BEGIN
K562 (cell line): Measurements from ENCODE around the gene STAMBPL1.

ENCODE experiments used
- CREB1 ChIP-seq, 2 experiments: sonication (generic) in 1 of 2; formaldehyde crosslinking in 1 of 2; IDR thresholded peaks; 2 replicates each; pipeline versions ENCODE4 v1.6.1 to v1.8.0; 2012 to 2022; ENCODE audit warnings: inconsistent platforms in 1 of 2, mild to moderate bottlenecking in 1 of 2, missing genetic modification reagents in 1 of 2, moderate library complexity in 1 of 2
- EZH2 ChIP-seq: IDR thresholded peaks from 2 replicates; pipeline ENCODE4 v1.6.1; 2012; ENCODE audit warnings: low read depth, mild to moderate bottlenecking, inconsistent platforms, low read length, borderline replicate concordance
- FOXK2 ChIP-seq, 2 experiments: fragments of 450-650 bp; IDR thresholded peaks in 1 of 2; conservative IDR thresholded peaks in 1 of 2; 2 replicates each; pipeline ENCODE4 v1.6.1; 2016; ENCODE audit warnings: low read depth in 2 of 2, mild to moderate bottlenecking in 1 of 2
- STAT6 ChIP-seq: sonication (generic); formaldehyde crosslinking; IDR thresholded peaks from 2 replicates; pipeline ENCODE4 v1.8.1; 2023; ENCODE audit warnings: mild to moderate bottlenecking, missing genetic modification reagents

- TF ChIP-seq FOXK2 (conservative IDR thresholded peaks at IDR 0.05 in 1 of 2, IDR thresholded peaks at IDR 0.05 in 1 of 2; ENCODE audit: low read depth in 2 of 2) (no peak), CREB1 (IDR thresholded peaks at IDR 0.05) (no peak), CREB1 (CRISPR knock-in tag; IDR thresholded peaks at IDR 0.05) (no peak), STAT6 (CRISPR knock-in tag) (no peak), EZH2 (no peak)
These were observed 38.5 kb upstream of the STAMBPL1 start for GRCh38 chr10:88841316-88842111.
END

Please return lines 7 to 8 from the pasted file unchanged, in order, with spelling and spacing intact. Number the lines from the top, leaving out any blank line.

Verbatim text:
- TF ChIP-seq FOXK2 (conservative IDR thresholded peaks at IDR 0.05 in 1 of 2, IDR thresholded peaks at IDR 0.05 in 1 of 2; ENCODE audit: low read depth in 2 of 2) (no peak), CREB1 (IDR thresholded peaks at IDR 0.05) (no peak), CREB1 (CRISPR knock-in tag; IDR thresholded peaks at IDR 0.05) (no peak), STAT6 (CRISPR knock-in tag) (no peak), EZH2 (no peak)
These were observed 38.5 kb upstream of the STAMBPL1 start for GRCh38 chr10:88841316-88842111.